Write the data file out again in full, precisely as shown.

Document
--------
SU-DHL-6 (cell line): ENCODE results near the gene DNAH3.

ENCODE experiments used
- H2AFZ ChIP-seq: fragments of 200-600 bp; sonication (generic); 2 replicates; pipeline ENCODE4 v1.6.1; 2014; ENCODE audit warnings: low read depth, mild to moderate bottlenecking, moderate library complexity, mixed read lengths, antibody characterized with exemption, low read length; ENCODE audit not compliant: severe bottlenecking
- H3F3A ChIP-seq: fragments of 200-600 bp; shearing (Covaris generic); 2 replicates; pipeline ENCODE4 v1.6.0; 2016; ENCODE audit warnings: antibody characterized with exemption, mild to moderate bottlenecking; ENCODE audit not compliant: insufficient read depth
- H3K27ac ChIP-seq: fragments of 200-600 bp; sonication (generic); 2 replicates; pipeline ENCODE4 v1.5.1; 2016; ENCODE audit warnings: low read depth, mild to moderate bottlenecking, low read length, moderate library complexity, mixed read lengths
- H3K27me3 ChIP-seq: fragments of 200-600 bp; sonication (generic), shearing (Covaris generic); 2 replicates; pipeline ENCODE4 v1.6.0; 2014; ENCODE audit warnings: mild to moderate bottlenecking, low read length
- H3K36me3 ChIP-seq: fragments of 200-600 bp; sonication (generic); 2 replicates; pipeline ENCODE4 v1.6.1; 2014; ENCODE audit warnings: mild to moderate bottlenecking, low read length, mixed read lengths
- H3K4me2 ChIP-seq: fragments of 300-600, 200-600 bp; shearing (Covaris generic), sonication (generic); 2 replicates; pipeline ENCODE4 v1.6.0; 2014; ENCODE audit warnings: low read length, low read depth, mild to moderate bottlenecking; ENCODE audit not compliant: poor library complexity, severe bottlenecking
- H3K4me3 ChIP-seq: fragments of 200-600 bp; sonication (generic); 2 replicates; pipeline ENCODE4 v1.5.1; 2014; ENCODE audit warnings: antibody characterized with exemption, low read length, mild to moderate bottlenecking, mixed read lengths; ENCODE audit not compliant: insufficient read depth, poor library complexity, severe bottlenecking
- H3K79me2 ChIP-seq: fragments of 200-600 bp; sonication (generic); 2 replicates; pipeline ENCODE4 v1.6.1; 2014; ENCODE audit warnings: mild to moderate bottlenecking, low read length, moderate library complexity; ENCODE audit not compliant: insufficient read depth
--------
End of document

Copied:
SU-DHL-6 (cell line): ENCODE results near the gene DNAH3.

ENCODE experiments used
- H2AFZ ChIP-seq: fragments of 200-600 bp; sonication (generic); 2 replicates; pipeline ENCODE4 v1.6.1; 2014; ENCODE audit warnings: low read depth, mild to moderate bottlenecking, moderate library complexity, mixed read lengths, antibody characterized with exemption, low read length; ENCODE audit not compliant: severe bottlenecking
- H3F3A ChIP-seq: fragments of 200-600 bp; shearing (Covaris generic); 2 replicates; pipeline ENCODE4 v1.6.0; 2016; ENCODE audit warnings: antibody characterized with exemption, mild to moderate bottlenecking; ENCODE audit not compliant: insufficient read depth
- H3K27ac ChIP-seq: fragments of 200-600 bp; sonication (generic); 2 replicates; pipeline ENCODE4 v1.5.1; 2016; ENCODE audit warnings: low read depth, mild to moderate bottlenecking, low read length, moderate library complexity, mixed read lengths
- H3K27me3 ChIP-seq: fragments of 200-600 bp; sonication (generic), shearing (Covaris generic); 2 replicates; pipeline ENCODE4 v1.6.0; 2014; ENCODE audit warnings: mild to moderate bottlenecking, low read length
- H3K36me3 ChIP-seq: fragments of 200-600 bp; sonication (generic); 2 replicates; pipeline ENCODE4 v1.6.1; 2014; ENCODE audit warnings: mild to moderate bottlenecking, low read length, mixed read lengths
- H3K4me2 ChIP-seq: fragments of 300-600, 200-600 bp; shearing (Covaris generic), sonication (generic); 2 replicates; pipeline ENCODE4 v1.6.0; 2014; ENCODE audit warnings: low read length, low read depth, mild to moderate bottlenecking; ENCODE audit not compliant: poor library complexity, severe bottlenecking
- H3K4me3 ChIP-seq: fragments of 200-600 bp; sonication (generic); 2 replicates; pipeline ENCODE4 v1.5.1; 2014; ENCODE audit warnings: antibody characterized with exemption, low read length, mild to moderate bottlenecking, mixed read lengths; ENCODE audit not compliant: insufficient read depth, poor library complexity, severe bottlenecking
- H3K79me2 ChIP-seq: fragments of 200-600 bp; sonication (generic); 2 replicates; pipeline ENCODE4 v1.6.1; 2014; ENCODE audit warnings: mild to moderate bottlenecking, low read length, moderate library complexity; ENCODE audit not compliant: insufficient read depth